So what is the danger or harm in people having their own little spin on historical figures? These lost cause historians and the people who still, to this day, believe in and preach the gospel that is Lee, do Civil War history a great disservice. The problems with viewing historical figures through these rose colored glasses is two fold,
1. IT IS BORING- history is not cut and dry. I tell my students every year on the first day of school two things, history is not pretty, we are going to talk about disturbing and sad things, but that is life, and two, there is no black in white in most cases when looking at historical figures or events. What makes a great historical figure is the depth provided by knowing, and admitting, their faults and foibles. Personal quirks and shortcomings are what make the man, you need to understand all these historical figures had their skeletons.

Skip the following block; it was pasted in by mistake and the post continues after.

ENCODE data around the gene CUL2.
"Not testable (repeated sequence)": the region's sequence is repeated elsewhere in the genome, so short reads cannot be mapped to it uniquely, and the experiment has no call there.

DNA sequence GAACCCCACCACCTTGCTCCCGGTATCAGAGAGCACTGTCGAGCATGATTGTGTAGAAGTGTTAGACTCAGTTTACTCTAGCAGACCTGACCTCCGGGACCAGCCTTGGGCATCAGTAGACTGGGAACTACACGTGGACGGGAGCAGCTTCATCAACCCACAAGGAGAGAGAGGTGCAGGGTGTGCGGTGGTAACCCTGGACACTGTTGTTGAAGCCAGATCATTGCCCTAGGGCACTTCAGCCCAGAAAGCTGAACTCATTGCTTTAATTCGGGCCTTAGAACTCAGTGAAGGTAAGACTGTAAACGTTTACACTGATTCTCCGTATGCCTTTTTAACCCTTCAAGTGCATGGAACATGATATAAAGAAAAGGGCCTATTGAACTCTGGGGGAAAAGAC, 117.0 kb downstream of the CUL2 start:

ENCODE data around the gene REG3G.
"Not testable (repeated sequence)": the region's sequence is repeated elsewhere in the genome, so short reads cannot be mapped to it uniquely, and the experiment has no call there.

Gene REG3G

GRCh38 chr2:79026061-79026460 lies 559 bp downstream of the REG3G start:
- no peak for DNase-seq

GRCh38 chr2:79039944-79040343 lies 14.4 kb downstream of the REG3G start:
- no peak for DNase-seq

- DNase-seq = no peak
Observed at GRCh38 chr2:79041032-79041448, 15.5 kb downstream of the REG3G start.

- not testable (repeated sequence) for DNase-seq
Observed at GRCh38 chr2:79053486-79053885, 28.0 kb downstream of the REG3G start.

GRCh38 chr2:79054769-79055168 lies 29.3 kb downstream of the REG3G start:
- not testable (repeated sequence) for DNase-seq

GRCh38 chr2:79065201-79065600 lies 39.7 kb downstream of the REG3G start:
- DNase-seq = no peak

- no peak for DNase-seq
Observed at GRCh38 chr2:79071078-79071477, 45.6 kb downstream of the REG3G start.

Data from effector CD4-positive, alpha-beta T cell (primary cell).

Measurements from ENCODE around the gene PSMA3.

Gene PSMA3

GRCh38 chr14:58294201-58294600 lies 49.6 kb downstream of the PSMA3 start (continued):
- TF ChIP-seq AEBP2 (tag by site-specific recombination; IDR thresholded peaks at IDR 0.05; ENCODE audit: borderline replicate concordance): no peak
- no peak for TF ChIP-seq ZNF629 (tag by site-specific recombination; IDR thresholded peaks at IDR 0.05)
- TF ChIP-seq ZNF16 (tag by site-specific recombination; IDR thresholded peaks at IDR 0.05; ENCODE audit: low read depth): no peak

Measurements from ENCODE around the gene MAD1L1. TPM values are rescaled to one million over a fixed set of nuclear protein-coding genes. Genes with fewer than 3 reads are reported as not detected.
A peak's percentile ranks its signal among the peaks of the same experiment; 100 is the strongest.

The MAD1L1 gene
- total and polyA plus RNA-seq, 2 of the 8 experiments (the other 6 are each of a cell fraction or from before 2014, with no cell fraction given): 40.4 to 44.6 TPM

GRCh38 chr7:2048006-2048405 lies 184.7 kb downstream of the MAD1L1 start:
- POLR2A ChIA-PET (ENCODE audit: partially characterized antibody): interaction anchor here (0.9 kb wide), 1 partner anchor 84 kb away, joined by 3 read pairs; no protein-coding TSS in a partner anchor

2. It allows misconceptions and untruths about events and people to permeate- when people chose to ignore shortcomings and refuse to talk about all sides of an event or a man, it leads future generations to continue down this path. I take my job very seriously as a history teacher, one of the things that I find the most important is to teach my kids to think for themselves and learn how to see bias in historical sources. We are all biased, but it is the job of students of history to see that bias and fix it for the future.
Thanks for putting up with my longest post yet, I would LOVE to see comments on facebook and on the comments section on this blog. Here is a question to get us started, what historical figure can you think of has been put on one of these impossible pedestals?
1- James Roberston- Civil War Journal "Robert E. Lee"
2- Shelby Foote- "Ken Burns' The Civil War"